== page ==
Over the past few months, concern and awareness about water resources have reached an unprecedented high. The conversations about water resources now are not confined to the privileged discussions in air-conditioned rooms of New Delhi’s policy circles. It has now become part of everyday discussionsin offices, households and markets. Two successive events have led to such a watershed change in discussion on water resources.
First, the news came in that Shimla is running out of water and was forced to turn away tourists that drive the city’s economy during summer. The development bore an unfortunate resemblance to Rango—an animation movie showing desperation of villagers on the brink of depleted water resources. The unfortunate event gave the country an early glimpse of what may happen if we continue to recklessly waste water.
Second, NITI Aayog released the Composite Water Management Index (CWMI) in June. The CWMI is a pioneering exercise that seeks to identify, target and improve key water resources-related indicators. This index highlighted the current plight, showing how low-performing states house approximately 50% of India’s population, and how 21 major cities may run out of ground water by 2021. The index has a set of 28 key performance indicators (KPIs) covering irrigation status, drinking water and other water-related sectors. Critical areas such as source augmentation, major and medium irrigation, watershed development, participatory irrigation practices, sustainable on-farm water use practices, rural drinking water, urban water supply and sanitation, and policy and governance have been accorded high priority. By changing the public discourse, the index has begun to achieve its purpose.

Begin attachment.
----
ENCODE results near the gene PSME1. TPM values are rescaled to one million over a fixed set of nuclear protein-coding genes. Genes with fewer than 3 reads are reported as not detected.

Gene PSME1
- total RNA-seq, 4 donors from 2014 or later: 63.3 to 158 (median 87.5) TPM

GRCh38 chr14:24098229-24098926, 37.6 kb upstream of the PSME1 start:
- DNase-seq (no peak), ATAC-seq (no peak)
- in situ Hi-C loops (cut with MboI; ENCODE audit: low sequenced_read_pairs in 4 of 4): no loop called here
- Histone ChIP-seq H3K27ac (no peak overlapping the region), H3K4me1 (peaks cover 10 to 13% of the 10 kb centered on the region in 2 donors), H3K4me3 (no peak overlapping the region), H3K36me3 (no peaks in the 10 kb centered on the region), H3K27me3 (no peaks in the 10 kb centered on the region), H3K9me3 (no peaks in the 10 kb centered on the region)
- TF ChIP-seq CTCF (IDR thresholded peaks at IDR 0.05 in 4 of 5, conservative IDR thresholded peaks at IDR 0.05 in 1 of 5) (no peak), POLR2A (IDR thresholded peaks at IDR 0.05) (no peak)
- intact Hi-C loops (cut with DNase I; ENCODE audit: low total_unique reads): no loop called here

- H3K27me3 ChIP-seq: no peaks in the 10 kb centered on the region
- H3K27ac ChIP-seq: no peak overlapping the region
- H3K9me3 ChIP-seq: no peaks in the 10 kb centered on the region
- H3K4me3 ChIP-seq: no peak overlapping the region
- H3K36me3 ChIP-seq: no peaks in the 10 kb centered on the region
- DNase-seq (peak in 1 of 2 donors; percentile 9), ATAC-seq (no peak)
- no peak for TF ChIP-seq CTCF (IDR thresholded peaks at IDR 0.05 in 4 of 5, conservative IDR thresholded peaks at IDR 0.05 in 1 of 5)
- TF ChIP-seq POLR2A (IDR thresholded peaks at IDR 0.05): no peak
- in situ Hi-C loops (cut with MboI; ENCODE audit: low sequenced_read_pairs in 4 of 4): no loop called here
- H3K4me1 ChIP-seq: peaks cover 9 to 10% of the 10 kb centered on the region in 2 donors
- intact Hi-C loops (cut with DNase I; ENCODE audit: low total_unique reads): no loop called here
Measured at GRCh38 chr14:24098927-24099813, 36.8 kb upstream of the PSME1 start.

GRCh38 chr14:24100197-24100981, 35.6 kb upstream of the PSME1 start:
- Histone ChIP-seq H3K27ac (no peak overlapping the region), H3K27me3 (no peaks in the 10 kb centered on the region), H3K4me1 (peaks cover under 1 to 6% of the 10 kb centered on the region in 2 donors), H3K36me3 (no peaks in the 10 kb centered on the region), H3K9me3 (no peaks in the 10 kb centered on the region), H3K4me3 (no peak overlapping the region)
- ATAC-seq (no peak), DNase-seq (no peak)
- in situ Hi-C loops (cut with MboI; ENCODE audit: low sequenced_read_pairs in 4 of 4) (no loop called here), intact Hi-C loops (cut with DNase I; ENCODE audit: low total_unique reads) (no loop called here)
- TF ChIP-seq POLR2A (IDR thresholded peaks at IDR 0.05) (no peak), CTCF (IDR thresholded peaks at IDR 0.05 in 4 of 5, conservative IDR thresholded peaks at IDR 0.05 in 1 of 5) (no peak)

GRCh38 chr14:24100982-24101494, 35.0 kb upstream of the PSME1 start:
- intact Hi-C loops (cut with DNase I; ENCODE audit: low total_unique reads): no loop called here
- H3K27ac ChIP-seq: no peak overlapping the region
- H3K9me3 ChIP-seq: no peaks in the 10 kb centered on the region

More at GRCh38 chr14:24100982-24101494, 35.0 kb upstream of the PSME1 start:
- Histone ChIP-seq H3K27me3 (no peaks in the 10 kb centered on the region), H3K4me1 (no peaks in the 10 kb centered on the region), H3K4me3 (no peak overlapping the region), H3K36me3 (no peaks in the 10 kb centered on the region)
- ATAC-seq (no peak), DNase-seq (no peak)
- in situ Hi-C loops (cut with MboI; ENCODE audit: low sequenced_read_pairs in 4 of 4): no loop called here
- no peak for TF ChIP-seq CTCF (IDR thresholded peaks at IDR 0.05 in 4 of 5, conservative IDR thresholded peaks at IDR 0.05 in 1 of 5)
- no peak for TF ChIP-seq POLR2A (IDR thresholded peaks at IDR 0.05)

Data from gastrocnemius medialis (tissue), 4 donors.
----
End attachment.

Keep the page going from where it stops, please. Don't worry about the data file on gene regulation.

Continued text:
The next goal, however, is to identify a set of realistic, actionable and specific policies which states can adopt to move ahead on water conservation, which will also be indicated in their ranking on the CWMI. According to the report of the National Commission on Integrated Water Resources Development, the projected demand for water by 2050 is likely to reach 1,180 billion cubic metres (BCM), which will outstrip the availability of 1,137 BCM.
Presently, irrigation water use accounts for 80% of the available water, i.e. 700 BCM. However, within the limited availability of 1,137 BCM we need to cater to the growing demand of the population, including domestic water requirement, industrial requirement, ecology sustenance, and power generation requirement, among others. It is estimated that irrigation requirement has to be lowered to the level of 68% of the total demand by 2050. The domestic and industry sectors are likely to take up, respectively, 9% and 7% of the demand. Moreover, the present level of irrigation efficiency for surface and ground water is 30% and 55%, respectively. It is desired that the efficiency level of surface and ground water irrigation by 2025 should reach 60% and 75%, respectively. The following measures are some of the key policies which will help statesachieve quick and significant gains on water use efficiency, which will help in better resource management.